Humans are very ritualized creatures. We have complex rituals that we all know and abide by for every aspect of our lives. Those that don’t abide by the proper rituals are isolated in our society. Just think about someone who refuses to wait in line properly, to abide by the (official and unofficial) rules of the road, to participate in conversation with the proper posture and tone. Such people find it difficult to fit into society and flourish. Indeed, those who are high on the autism spectrum, who are physically unable to abide by the proper social rituals of our society, often require full-time care.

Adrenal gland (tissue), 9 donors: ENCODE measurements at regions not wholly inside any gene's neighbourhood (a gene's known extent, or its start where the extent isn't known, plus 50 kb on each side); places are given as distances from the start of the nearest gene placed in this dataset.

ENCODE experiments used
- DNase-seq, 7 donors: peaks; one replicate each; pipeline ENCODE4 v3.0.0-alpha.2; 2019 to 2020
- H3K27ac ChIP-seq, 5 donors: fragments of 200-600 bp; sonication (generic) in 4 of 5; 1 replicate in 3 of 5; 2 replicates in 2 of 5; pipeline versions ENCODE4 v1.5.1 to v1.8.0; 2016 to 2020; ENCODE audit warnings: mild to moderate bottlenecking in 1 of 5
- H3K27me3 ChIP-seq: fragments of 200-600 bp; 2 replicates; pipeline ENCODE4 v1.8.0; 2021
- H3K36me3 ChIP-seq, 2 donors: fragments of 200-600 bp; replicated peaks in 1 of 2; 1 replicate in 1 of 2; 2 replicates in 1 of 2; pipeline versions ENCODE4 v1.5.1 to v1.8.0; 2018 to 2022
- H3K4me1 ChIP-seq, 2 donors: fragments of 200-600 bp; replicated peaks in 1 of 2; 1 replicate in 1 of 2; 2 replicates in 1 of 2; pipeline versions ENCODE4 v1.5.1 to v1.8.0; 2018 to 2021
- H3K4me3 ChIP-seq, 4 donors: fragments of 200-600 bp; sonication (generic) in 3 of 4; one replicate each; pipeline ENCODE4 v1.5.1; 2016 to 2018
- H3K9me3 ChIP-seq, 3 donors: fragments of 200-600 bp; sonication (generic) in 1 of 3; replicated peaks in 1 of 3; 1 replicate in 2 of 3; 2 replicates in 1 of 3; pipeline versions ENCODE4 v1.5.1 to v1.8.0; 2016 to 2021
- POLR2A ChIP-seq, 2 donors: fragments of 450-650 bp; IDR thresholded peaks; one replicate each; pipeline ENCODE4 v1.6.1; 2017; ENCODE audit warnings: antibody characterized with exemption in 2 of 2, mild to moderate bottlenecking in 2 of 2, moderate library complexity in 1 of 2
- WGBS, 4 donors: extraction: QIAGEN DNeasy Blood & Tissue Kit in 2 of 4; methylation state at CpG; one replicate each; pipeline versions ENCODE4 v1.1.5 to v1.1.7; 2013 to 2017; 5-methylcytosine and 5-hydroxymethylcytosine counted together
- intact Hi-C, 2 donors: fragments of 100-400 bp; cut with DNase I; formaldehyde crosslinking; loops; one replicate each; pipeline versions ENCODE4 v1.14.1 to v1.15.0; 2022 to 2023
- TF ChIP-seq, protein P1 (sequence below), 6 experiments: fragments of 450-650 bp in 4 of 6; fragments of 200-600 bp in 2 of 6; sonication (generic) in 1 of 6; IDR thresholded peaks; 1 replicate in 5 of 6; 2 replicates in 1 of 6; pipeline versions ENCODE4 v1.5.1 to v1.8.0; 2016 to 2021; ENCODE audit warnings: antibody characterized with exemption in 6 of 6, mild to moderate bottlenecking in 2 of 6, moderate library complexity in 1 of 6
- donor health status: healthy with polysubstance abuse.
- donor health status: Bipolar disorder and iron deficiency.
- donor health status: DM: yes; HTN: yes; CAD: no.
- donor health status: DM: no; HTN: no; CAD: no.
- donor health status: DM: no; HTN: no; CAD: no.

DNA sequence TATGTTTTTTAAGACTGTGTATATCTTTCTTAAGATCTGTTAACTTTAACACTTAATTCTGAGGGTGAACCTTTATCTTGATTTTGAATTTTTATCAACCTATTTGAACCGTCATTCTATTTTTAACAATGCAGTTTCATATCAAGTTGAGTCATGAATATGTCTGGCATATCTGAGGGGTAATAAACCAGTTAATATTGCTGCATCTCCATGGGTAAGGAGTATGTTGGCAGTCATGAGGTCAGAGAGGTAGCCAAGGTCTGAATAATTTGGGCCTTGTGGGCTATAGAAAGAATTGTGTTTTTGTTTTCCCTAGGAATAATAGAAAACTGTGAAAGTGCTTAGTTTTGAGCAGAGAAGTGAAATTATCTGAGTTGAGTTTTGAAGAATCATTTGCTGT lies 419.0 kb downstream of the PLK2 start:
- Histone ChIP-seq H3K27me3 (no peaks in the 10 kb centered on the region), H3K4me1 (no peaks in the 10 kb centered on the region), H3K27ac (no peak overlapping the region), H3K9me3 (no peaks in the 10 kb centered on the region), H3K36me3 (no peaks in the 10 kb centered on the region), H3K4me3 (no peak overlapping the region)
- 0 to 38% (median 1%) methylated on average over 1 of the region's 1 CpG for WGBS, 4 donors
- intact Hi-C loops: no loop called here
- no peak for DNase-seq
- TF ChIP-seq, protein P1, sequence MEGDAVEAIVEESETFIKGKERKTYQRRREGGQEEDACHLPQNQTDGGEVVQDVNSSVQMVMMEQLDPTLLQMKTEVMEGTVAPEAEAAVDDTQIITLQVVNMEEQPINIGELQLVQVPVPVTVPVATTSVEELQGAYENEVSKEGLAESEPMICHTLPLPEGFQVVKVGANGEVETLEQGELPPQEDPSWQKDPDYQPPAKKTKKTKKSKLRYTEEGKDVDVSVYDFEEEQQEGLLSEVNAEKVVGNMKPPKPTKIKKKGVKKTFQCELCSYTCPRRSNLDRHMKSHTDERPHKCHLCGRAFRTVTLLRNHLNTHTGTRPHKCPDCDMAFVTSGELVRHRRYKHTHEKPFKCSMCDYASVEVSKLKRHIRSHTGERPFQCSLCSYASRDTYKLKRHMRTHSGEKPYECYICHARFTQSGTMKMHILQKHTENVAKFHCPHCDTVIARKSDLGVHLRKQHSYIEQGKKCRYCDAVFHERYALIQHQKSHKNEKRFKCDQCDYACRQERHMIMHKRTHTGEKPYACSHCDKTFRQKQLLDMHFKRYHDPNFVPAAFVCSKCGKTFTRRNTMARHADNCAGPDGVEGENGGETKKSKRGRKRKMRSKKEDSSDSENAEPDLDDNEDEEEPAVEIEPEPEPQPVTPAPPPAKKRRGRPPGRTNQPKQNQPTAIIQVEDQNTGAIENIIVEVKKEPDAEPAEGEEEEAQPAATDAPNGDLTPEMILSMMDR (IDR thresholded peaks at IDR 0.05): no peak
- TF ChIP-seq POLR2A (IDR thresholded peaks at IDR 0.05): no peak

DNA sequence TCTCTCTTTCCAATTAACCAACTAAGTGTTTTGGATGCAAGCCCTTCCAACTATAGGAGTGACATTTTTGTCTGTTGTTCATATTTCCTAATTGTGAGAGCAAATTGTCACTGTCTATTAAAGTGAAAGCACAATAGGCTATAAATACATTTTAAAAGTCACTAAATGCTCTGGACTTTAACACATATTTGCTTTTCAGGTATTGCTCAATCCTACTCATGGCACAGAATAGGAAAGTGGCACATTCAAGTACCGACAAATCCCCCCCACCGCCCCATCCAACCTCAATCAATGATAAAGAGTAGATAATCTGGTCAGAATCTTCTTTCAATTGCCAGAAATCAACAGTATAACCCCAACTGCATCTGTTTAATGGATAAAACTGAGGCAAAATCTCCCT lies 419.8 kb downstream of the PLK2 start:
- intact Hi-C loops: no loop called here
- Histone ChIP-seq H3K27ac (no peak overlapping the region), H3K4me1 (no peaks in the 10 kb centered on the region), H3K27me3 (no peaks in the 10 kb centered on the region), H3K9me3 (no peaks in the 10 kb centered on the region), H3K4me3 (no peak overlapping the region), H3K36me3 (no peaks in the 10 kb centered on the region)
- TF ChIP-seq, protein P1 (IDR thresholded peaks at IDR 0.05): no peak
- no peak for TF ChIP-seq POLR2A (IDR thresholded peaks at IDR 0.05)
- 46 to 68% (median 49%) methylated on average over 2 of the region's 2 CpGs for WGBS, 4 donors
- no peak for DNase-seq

Everything we do as humans in groups fits within ritualized practices. This is true for Christian worship, whether it is the “smells and bells” worship of Roman Catholics or the energetic worship of Pentecostal Christians. Everyone in the assembly abides by certain official and unofficial rules about when to act in certain ways. This is not at all a bad thing, for this is part of the nature of what it is to be human (in fact, language itself, with its rules and flexibility, is a very ritualized practice). And if that wasn’t enough, the Apostle Paul himself tells us to worship “decently and in order.” (1 Cor 14:40)

So, the question should not be, “should we use ritual worship?” but “what kinds of rituals will we use in worship?” This is a significant change in the question.